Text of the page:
"I had to restrain myself from killing that inept healer Legolas. If it hadn't been for him, it would have been no more than a broken bone. He set it wrong, and I'm sure that he has not helped Eowyn."

Alysa had not understood the last part of the conversation- who was Nienna? Why would mother have died in battle? And seeing that there was no more forthcoming, she yawned and stretched, feeling the sharp twinge of pain in her arm. "May I have a drink father?"

Water was held to her lips, and she sipped. Her arm was in a tight sling, and her heart in her eyes she looked at her father. "What is wrong with my arm?"

Her father's voice was warm and soothing. "It was broken my dear. It'll soon mend though." He turned away, and Alysa caught a sharp almost soundless whisper. "Damn that healer to hell."

"What about my face?"

"It'll be fine daughter. You are still my pretty baby"

Alysa turned and a tear flowed from her eye. She knew he was lying. She was no-one's pretty baby.

Three years later. Alysa is eleven now.

"Alysa come here," her mother's voice called. The cold peremptory tone with which she always addressed her daughter was in full evidence. She was standing near the dress maker, and with dragging footsteps, Alysa walked in. She knew what the fitting was for. A new headcovering. The dressmaker had designed, a tightfitting band, that covered her hair, and concealed the scar. It was itchy and tight, but it hid the scar.

At eleven, Alysa was an illfavoured child. Her hair and part of her face were covered, and her best features- her eyes were heavily lidded, allowing no-one to see their clear green colour. Tall for her age, she was thin and bony, knees covered in scratches and scars. One arm was twisted a little, and though it moved as well as the other arm, it was unsightly. Her clothes did nothing to help. Emphasizing her boniness and height was a summer dress in light blue. Too short and too constricting, she looked as though no-one had cared for her in years.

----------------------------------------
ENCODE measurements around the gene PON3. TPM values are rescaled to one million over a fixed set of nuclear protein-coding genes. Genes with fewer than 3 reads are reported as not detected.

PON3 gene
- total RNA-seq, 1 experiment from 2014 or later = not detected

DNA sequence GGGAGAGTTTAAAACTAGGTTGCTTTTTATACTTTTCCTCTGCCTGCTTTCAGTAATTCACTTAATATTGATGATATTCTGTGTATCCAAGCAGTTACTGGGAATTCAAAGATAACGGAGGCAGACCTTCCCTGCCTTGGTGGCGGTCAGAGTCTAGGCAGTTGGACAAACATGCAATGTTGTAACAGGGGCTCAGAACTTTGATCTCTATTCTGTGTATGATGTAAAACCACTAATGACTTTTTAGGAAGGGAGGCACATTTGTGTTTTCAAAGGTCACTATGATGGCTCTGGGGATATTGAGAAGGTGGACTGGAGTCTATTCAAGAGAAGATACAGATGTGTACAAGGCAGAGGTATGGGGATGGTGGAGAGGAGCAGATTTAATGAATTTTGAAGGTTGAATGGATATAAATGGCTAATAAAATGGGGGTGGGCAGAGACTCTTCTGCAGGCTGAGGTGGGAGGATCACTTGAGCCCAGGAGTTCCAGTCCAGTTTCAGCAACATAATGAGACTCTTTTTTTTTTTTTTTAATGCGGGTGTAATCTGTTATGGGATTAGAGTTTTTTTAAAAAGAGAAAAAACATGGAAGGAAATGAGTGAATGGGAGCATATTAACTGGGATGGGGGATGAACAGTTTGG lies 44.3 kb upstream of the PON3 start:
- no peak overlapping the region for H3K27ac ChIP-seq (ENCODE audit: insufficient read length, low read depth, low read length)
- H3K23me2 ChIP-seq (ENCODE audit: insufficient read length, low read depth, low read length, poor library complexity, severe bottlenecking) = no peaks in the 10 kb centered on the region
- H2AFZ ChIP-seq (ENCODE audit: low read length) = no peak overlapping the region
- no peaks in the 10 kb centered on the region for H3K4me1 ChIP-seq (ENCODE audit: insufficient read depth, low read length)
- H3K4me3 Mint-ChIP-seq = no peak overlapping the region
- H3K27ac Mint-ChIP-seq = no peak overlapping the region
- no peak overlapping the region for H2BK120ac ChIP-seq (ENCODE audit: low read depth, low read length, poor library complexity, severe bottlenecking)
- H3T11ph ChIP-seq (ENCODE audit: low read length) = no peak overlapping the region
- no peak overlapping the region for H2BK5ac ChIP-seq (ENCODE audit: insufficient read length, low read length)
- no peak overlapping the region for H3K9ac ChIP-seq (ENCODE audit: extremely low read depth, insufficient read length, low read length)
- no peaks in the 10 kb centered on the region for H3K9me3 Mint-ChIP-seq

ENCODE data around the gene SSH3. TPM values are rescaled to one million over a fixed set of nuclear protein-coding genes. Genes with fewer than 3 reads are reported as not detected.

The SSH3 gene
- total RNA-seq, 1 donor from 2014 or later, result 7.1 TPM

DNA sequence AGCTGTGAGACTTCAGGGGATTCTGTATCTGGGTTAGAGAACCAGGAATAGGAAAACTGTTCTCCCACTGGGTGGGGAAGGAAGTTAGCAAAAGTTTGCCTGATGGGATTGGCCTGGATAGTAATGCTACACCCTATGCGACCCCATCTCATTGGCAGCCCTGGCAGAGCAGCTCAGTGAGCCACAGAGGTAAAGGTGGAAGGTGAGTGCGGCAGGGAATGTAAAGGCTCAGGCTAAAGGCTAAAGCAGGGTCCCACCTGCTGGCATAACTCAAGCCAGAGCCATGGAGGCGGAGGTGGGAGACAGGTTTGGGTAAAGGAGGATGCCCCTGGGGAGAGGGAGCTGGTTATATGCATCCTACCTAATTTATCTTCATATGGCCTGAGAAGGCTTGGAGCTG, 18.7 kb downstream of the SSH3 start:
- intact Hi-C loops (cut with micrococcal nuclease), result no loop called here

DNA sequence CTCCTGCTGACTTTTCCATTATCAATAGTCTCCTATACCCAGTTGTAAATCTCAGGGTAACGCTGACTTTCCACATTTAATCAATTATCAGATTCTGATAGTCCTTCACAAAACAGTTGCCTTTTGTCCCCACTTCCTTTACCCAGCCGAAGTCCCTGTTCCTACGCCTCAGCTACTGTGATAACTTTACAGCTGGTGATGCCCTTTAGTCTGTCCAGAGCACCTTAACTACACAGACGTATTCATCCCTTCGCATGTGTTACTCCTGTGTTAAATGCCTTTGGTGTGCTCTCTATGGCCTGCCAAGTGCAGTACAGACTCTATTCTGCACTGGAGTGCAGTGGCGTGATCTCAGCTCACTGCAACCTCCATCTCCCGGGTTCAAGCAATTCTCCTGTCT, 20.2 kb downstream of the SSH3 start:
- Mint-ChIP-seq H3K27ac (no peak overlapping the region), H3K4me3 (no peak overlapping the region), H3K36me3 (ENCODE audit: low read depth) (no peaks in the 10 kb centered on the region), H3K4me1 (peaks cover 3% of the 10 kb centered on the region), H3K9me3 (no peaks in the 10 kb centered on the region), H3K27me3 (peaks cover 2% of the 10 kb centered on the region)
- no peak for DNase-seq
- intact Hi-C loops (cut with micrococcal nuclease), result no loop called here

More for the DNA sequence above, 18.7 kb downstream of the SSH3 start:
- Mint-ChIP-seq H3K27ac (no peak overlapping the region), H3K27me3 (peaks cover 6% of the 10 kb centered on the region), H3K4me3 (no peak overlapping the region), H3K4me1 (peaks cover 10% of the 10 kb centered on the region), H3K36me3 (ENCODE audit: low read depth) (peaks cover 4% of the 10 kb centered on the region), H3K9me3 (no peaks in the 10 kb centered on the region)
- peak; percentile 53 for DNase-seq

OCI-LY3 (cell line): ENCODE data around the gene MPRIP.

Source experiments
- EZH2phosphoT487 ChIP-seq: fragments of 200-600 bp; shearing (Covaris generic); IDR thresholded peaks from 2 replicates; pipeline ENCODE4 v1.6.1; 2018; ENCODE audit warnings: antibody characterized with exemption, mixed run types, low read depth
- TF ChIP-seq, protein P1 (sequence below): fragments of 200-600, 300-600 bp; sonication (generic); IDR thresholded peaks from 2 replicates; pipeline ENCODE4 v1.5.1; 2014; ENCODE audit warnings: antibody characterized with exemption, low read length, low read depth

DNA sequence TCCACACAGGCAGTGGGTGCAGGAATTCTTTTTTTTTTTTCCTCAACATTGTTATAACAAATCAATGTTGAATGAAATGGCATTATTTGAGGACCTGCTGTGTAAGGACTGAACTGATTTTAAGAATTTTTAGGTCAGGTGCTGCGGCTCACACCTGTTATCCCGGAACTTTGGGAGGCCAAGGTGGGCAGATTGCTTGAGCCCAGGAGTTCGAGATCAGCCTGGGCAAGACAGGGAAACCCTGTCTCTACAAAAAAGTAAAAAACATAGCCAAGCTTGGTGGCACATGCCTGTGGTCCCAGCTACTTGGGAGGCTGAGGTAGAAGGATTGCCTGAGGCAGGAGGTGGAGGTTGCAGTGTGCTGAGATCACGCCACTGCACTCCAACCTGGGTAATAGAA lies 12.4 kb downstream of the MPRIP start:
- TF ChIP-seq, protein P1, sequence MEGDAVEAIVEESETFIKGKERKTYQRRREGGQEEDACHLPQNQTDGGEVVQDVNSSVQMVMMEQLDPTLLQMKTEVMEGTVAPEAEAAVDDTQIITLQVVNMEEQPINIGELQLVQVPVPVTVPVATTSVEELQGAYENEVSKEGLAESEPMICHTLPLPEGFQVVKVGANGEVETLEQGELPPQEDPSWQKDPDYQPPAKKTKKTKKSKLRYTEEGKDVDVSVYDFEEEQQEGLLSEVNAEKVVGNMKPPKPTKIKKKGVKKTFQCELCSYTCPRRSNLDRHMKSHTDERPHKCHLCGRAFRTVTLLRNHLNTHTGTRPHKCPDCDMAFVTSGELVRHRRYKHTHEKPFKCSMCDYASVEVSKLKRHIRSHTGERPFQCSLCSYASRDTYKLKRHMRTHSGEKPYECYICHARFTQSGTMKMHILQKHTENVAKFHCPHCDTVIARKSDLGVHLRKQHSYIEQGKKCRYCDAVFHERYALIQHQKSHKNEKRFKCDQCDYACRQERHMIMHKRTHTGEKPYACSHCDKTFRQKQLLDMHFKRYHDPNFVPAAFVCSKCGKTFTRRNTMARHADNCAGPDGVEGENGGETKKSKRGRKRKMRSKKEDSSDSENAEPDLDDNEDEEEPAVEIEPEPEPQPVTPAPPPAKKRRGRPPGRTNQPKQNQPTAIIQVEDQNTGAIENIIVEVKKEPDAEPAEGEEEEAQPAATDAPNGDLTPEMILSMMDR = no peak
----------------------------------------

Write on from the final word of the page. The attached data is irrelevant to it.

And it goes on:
The dress maker seized her, and stood her on the stool. Alysa stared at the floor, so she would not have to meet her mother's eyes. Eowyn was thirty now. Tall and slender in a gown of blue, her eyes were like chips of ice, as she stared at her only child. Golden hair twisted softly in artifical curls around her shoulders. She was as beautiful as a statue, Alysa always thought. Remote, untouchable and probably unbreakable.

As the ruler's only daughter, she did not school with the other children. A tutor had been bought in to teach her. Though the intricacies of social positioning, the names of the well known families at court and the arts of being desirable, were never going to be much use to her, she was still obliged to learn them. At her father's insistence, and with bitter opposition from her mother, she had been taught not only to read and write, but simple mathematics as well. The rest of the day was her free time. She spent it mostly in the guardsroom, sitting on the hard wooden bench as they joked and gossiped. They paid her no attention, and as so many of them were scarred much worse than she was, she felt comfortable around them. She drilled with a stick, shedding many silent tears, as her arm pulled unbearably. Again the guards paid no attention, except maybe to chuckle a little as they saw her try and emulate them, or to place her feet a little better. She had given up her dreams of being a shield maiden long ago. They were beautiful and brave, with two whole arms, and unscarred faces. But still she fought to master the sword, as all other weapons were denied her. She was short sighted, and the lenses of glass did nothing to correct it. Her persistence paid off slowly, as each move came a little easier, and her arm ceased to tug quite as much when she pulled with it.